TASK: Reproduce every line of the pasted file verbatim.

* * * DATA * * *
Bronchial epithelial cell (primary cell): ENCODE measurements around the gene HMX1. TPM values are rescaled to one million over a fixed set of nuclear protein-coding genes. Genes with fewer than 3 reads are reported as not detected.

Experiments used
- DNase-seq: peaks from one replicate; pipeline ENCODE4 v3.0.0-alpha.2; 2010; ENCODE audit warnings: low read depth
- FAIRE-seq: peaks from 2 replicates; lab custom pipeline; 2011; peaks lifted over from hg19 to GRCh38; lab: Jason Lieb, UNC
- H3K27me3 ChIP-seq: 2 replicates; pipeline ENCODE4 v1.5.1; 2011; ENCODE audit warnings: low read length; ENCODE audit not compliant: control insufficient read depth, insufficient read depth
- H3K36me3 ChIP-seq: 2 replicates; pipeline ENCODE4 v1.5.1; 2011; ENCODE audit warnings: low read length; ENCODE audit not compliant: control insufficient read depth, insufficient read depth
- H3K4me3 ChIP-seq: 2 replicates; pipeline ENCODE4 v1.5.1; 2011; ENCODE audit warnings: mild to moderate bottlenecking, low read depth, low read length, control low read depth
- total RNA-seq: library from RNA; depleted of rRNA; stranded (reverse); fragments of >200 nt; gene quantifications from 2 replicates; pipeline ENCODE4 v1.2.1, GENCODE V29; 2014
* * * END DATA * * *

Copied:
Bronchial epithelial cell (primary cell): ENCODE measurements around the gene HMX1. TPM values are rescaled to one million over a fixed set of nuclear protein-coding genes. Genes with fewer than 3 reads are reported as not detected.

Experiments used
- DNase-seq: peaks from one replicate; pipeline ENCODE4 v3.0.0-alpha.2; 2010; ENCODE audit warnings: low read depth
- FAIRE-seq: peaks from 2 replicates; lab custom pipeline; 2011; peaks lifted over from hg19 to GRCh38; lab: Jason Lieb, UNC
- H3K27me3 ChIP-seq: 2 replicates; pipeline ENCODE4 v1.5.1; 2011; ENCODE audit warnings: low read length; ENCODE audit not compliant: control insufficient read depth, insufficient read depth
- H3K36me3 ChIP-seq: 2 replicates; pipeline ENCODE4 v1.5.1; 2011; ENCODE audit warnings: low read length; ENCODE audit not compliant: control insufficient read depth, insufficient read depth
- H3K4me3 ChIP-seq: 2 replicates; pipeline ENCODE4 v1.5.1; 2011; ENCODE audit warnings: mild to moderate bottlenecking, low read depth, low read length, control low read depth
- total RNA-seq: library from RNA; depleted of rRNA; stranded (reverse); fragments of >200 nt; gene quantifications from 2 replicates; pipeline ENCODE4 v1.2.1, GENCODE V29; 2014